Bacterial conjunctivitis can be treated with over-the-counter remedies, however, if your symptoms worsen and you feel pain in your eye, you should see a doctor. You will most likely be treated with oral antibiotics, antibiotic drops, or ointments. It is important to finish the entire course of antibiotics even if symptoms go away. Stopping too soon can cause the bacterial infection to come back.

Irritants/Chemical 

For pink eye caused by an irritant, use water to wash the eye continuously for 5 minutes. Your eye should begin to improve in a few hours. If your conjunctivitis was caused by acid or alkaline material such as bleach or chlorine, immediately rinse the eyes with lots of water and call your doctor right away.

Allergies 

For allergic pink eye, over-the-counter medicines such as antihistamines or mast cell stabilizers (eye drops specifically for allergies) can be used to ease symptoms. If these are ineffective, your doctor can prescribe stronger medications like corticosteroids. Allergic conjunctivitis can also be treated with immunotherapy, which helps reduce the immune system’s sensitivity to the particular allergy.

Eye Care

Caring for your eyes when you have conjunctivitis is essential to prevent the spread of infection and to speed up healing.

To help ease symptoms and prevent the spread of infection:

  • Do not touch or rub your eyes
  • Wash your hands frequently with soap and water or use an alcohol-based hand sanitizer
  • Avoid sharing towels, pillowcases, or other items that may have come into contact with your eyes
  • Do not wear contact lenses until the infection has cleared up
  • Throw away any disposable contact lenses that you were wearing during the infection
  • If you wear glasses, clean them regularly with hot soapy water

Pink Eye in Newborns 

If your baby has pink eye, it is important to see a doctor. Newborns are especially vulnerable to bacteria and viruses because their immune system is not yet fully developed. Bacterial conjunctivitis can lead to serious complications such as blindness if it is not treated right away.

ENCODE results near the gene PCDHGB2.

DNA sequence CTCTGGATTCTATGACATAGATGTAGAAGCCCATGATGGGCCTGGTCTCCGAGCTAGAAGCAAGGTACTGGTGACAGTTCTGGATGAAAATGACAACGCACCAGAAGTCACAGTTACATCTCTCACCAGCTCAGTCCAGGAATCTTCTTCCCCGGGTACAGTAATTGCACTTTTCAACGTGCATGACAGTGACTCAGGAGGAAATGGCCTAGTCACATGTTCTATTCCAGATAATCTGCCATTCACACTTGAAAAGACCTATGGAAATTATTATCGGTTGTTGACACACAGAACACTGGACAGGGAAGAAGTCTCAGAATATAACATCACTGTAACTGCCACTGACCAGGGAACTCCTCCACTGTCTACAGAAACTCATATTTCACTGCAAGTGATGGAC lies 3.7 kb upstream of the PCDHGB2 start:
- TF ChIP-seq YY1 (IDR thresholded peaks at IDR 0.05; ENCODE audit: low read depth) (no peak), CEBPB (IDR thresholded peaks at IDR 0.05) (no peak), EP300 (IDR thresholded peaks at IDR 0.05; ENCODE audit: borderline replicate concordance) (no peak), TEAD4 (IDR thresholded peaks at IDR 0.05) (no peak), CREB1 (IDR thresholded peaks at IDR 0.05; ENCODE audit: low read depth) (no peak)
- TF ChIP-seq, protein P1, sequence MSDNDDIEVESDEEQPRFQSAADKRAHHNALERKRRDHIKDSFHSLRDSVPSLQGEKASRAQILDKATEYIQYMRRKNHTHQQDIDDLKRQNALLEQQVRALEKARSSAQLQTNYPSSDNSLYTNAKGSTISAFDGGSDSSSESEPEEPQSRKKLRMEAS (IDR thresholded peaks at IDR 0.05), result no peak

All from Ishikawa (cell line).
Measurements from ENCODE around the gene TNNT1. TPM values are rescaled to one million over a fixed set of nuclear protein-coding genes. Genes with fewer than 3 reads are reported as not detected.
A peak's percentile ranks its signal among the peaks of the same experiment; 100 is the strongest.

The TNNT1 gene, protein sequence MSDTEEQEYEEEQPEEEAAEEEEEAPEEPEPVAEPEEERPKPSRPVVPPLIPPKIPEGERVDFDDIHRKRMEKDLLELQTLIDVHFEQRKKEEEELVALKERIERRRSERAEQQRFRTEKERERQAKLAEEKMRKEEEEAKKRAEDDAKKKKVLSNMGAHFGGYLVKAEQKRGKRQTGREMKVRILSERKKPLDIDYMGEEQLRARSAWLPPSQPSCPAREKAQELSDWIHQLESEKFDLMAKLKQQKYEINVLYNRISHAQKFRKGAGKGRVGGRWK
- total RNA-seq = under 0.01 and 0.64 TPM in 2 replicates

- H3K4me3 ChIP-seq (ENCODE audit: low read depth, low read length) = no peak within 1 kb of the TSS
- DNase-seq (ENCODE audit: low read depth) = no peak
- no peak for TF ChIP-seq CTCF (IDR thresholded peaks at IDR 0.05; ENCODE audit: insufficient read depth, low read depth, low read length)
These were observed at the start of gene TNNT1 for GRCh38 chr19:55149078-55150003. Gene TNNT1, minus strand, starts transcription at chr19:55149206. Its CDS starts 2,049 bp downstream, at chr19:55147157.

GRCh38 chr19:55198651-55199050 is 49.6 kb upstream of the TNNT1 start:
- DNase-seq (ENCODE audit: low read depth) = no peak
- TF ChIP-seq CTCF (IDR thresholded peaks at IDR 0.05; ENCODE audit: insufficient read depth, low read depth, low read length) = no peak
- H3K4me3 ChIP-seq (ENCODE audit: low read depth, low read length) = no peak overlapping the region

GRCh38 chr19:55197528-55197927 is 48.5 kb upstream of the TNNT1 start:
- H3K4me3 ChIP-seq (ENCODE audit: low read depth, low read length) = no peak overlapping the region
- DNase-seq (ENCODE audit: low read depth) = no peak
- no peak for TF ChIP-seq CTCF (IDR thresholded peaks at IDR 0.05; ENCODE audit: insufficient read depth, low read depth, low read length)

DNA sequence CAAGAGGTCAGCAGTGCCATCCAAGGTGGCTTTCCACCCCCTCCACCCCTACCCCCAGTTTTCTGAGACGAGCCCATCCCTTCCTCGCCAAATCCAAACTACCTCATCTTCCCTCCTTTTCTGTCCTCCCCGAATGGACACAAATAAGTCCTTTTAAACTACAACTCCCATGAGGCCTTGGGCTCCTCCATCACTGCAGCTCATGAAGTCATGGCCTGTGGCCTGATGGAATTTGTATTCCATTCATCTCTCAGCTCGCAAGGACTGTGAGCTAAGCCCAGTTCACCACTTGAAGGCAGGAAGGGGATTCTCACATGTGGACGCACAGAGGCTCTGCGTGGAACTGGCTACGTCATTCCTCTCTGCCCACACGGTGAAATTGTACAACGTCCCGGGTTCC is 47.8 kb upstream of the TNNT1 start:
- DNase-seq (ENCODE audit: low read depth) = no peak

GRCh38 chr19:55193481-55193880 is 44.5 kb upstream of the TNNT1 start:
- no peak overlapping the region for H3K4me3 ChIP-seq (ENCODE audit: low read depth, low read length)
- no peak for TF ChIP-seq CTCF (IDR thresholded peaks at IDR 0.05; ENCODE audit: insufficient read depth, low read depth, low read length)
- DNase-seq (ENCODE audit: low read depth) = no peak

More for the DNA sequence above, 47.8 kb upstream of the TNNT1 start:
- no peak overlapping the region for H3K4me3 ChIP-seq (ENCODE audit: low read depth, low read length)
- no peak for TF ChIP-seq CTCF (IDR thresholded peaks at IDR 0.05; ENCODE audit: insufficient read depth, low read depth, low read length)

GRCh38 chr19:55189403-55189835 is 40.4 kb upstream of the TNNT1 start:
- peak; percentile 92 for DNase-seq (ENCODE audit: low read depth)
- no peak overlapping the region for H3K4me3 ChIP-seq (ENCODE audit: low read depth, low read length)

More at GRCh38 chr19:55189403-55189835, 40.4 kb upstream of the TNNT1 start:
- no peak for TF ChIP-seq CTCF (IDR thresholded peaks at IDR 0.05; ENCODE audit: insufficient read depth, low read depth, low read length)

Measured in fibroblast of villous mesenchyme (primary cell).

Conjunctivitis can also be caused by irritation from medicines given at birth, a blocked tear duct, or infection with a virus or bacteria passed from the mother to her baby during childbirth. 

Prevention and Treatments For Newborns 

The best way to prevent pink eye in newborns is to practice good hand hygiene. Washing your hands thoroughly with soap and water or using an alcohol-based hand sanitizer before touching your baby can help to reduce the risk of infection. Many states now have laws that require hospital staff to administer drops or ointment to a newborn’s eyes within 2-3 hours of birth to avoid neonatal conjunctivitis.

Pink eye caused by a blocked tear duct usually goes away within a few weeks. However, if the tearing persists or pus or discharge is coming from the eye, your baby may need antibiotics.  

Frequently Asked Questions

Will pink eye affect my vision?

Though pink eye can be irritating, it rarely affects your vision. At times pink eye can cause inflammation in the cornea that can cause blurred vision.

When is it okay to return to work or school with pink eye?

With bacterial pink eye, you can usually return to work or school 24 hours after taking antibiotics. With viral pink eye, the contagious period may last as long as the symptoms do. Make sure to check with your doctor and ask for their recommendation when it’s okay to return to public places. 

Can I tell what type of pink eye I have?

In terms of symptoms, though, it’s nearly impossible to know if you have viral or bacterial conjunctivitis without visiting your doctor. All three main types of conjunctivitis share similar symptoms.

Can pink eye clear up on its own?

Yes. In most cases, conjunctivitis will clear up in one to two weeks. Mild cases usually do not need antibiotics.

Call Us Today

Overall, conjunctivitis is a very treatable condition. By following the proper care instructions and getting medical advice when necessary, you can help speed up the healing process and prevent the spread of infection. If you’re searching online for pink eye Denver, Call Youth Dental and Vision at (303) 953-8801 to book an appointment with our optometrists at any one of our 4 locations. We offer vision appointments at our two locations in Denver: Grove St and Hampden Ave, as well as in Aurora and Thornton. For more information on our locations or the services we offer, email [email protected].